Working Wild Challenge Coordinator
Alex leads WLA’s Working Wild Challenge, an initiative bringing together ranchers, agency personnel, and NGOs across the Northern Rockies to reduce conflicts between livestock and large carnivores and ultimately to keep working lands intact and landscapes connected. Fueled by the passion she developed for wild, open spaces in Washington’s North Cascades, Alex traded a microscope for the mountains after completing a Ph.D. in neurophysiology at the University of Washington and has been living in the rural west since 2008. Alex brings experience from both state and federal wildlife management agencies.
In Montana, Alex worked for USDA-Wildlife Services to build a collaborative program bringing conflict prevention tools to ranchers. With collaborative funding from environmental NGOs, Wildlife Services hired its first conflict prevention specialist and range rider in 2018. This collaboration now serves as a model for Wildlife Services in other states. In California, Alex worked for the state’s Department of Fish and Wildlife to recover a population of federal endangered bighorn sheep where one of the primary threats to recovery was mountain lion predation. In both of these positions Alex coordinated with federal land management agencies, the US Fish and Wildlife Service, NGOs, and private landowners. Through these experiences, Alex has come to love the challenge that comes at the intersection of management and conservation. She lives with her husband Grant and children Tug and Kaia on their family farm outside of Powell, Wyoming.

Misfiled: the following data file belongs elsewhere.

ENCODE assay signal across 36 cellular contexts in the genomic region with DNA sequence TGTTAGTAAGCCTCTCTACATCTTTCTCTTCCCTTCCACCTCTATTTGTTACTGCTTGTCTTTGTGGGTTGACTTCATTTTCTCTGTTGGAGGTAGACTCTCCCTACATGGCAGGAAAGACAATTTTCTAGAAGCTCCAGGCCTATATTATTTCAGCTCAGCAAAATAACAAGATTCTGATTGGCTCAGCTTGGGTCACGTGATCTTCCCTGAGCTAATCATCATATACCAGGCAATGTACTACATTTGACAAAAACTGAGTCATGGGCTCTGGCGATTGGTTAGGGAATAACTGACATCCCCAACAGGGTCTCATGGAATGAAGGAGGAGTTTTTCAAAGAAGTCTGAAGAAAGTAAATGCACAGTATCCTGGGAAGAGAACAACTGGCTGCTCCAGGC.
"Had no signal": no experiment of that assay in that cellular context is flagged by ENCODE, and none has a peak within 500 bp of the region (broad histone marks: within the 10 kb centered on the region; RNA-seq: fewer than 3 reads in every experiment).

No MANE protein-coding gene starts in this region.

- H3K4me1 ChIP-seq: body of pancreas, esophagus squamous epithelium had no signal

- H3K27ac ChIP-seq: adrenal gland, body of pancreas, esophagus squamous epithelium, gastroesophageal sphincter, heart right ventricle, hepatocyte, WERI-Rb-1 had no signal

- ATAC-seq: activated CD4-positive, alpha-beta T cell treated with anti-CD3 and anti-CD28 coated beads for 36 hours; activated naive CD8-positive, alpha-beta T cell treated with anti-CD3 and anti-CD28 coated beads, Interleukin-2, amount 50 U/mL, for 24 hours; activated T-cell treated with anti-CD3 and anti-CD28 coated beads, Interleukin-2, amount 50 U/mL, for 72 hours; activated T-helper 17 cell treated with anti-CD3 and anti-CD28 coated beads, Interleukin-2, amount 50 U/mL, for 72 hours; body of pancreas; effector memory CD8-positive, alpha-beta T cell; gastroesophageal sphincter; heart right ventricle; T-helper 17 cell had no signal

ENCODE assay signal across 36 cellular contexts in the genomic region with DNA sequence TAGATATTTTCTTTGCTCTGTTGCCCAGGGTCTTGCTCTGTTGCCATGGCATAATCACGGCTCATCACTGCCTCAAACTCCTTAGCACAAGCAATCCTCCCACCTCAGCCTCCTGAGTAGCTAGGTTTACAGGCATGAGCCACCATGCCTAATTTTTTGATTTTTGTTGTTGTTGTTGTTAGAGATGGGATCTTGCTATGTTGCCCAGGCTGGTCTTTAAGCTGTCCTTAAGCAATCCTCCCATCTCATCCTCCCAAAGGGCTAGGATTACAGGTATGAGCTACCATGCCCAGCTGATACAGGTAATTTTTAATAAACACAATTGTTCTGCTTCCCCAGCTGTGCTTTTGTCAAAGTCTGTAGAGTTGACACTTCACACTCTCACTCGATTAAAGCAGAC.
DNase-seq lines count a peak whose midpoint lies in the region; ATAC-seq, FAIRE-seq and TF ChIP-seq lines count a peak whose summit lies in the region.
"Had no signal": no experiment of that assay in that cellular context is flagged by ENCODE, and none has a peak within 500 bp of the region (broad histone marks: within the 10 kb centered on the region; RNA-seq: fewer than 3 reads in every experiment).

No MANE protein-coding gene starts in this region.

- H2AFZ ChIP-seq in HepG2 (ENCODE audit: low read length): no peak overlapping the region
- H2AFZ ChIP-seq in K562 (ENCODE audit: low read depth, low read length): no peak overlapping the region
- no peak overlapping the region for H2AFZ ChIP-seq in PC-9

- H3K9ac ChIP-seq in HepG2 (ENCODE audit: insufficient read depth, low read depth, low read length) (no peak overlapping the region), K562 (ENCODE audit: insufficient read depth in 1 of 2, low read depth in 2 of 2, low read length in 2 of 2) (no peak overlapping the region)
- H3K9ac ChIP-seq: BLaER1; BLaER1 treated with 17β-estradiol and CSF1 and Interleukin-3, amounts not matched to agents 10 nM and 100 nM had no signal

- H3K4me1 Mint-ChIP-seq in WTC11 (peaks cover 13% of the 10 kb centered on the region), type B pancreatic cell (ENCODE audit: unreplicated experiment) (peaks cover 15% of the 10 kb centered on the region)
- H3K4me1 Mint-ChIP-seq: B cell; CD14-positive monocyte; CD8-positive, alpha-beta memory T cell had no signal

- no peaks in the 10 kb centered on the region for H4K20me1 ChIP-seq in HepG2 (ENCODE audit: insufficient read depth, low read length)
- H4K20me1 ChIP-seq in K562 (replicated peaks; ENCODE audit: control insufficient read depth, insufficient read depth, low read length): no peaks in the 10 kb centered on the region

Stories by Alex Few
This May marks my 5th anniversary of walking first irrigation water down this land. Today is the first year I’ve truly heard the spring call of a pair of sandhill…
Following Easter weekend, a traditional marker of the onset of spring (despite an Easter high of 27 degrees), I find myself with a moment of quiet, due to our current…
Livestock producers in the Northern Rockies face the growing challenge of increasing numbers of grizzly bears. That challenge has come to a critical point in the Gravelly Mountains in southwest Montana, where the population of grizzlies has expanded in recent years onto public lands grazing allotments on the Beaverhead-Deerlodge National Forest. The number of livestock lost to grizzly predation on these rangelands consequently increased dramatically over the last several years.